Seven new companies entered SNL Financial's monthly list of the 25 banks and thrifts with the lowest adjusted price-to-tangible book value ratios in January.
Seattle-based HomeStreet Inc. joined the list at No. 13 after the bank's stock fell by 17.1% in January. On Jan. 19, the SEC reported that HomeStreet had agreed to pay a $500,000 settlement to settle charges that the company used improper fair value hedge accounting and impeded potential whistleblowers.
S&P Global Market Intelligence analyzed U.S. banks and thrifts trading on the Nasdaq, NYSE or NYSE MKT, and with total assets of greater than $1 billion for the most recent quarter available. Public mutual holding companies are excluded from the analysis. Adjusted tangible book value is calculated as the sum of tangible common equity and loan loss reserves less nonperforming assets and loans 90 days past due but still accruing interest over common shares outstanding.
Irvine, Calif.-based Opus Bank's stock fell by 32.3% last month, pushing the company's P/ATBV ratio down to 124.9%. Opus reported a $19.0 million net loss for the fourth quarter of 2016, due mostly to a $69.5 million loan loss provision made following an internal and third-party review. In addition, on Jan. 30, Opus announced a $50 million capital raise to help bring the company's Tier 1 leverage ratio back above 8%.
Wilmington, Del.-based The Bancorp Inc., Burr Ridge, Ill.-based BankFinancial Corp., Louisville, Ky.-based Republic Bancorp Inc., Lewiston, Maine-based Northeast Bancorp and Willimantic, Conn.-based SI Financial Group Inc. also entered the list in January. Northeast Bancorp became eligible for the ranking after reporting over $1 billion in assets for the first time as of year-end 2016.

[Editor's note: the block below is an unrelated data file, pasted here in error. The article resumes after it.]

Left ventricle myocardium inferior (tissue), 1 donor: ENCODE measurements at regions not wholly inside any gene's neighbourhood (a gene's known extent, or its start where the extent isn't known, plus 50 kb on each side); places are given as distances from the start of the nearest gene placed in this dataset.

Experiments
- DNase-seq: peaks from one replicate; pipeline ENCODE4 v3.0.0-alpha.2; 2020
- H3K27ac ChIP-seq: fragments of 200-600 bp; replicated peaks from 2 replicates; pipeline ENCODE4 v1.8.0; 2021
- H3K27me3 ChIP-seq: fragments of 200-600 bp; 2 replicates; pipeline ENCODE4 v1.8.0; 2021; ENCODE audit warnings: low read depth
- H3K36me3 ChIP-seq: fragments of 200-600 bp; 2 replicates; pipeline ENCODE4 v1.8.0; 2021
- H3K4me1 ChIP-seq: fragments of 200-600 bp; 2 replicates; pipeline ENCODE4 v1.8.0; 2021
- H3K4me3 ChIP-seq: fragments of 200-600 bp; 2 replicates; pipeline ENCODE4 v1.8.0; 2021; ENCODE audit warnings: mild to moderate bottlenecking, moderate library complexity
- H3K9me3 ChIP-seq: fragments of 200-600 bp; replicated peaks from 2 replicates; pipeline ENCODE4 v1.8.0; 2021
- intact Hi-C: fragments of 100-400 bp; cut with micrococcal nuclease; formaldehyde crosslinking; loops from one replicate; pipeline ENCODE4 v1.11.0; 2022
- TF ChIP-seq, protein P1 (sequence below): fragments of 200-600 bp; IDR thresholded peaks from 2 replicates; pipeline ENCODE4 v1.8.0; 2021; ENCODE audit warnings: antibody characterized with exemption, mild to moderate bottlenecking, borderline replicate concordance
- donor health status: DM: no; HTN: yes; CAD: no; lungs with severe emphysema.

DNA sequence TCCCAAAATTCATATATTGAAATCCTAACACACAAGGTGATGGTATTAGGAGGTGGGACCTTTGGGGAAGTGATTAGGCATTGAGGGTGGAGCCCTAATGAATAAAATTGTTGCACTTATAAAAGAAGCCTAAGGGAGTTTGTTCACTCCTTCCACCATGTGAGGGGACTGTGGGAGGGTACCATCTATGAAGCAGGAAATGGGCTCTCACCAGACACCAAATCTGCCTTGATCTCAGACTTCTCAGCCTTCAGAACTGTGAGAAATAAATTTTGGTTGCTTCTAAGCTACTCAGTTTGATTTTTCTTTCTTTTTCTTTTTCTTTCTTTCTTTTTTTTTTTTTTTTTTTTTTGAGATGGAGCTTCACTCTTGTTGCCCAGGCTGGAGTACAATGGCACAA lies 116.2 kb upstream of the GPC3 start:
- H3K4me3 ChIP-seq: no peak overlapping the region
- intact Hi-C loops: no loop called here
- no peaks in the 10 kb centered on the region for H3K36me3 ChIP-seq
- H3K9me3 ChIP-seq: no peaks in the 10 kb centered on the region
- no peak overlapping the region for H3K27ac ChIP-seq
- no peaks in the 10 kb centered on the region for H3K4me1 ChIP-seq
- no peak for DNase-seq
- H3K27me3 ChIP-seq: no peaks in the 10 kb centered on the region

New Orleans-based First NBC Bank Holding Co.'s stock fell by 45.2% in January, pushing the company's P/ATBV ratio down to 29.9% as of Jan. 31, the lowest ratio among all banks and thrifts for the fourth month in a row. First NBC's stock dropped by almost a third on the last day of the month after the company stated that it expected to record a "material" valuation allowance on its deferred tax asset.
Six companies exited the list in January, including Bank of America Corp., Knoxville, Tenn.-based SmartFinancial Inc., Jefferson City, Mo.-based Hawthorn Bancshares Inc., Honesdale, Pa.-based Norwood Financial Corp., Norwood, Maine-based Blue Hills Bancorp Inc. and Fairfield, N.J.-based Kearny Financial Corp.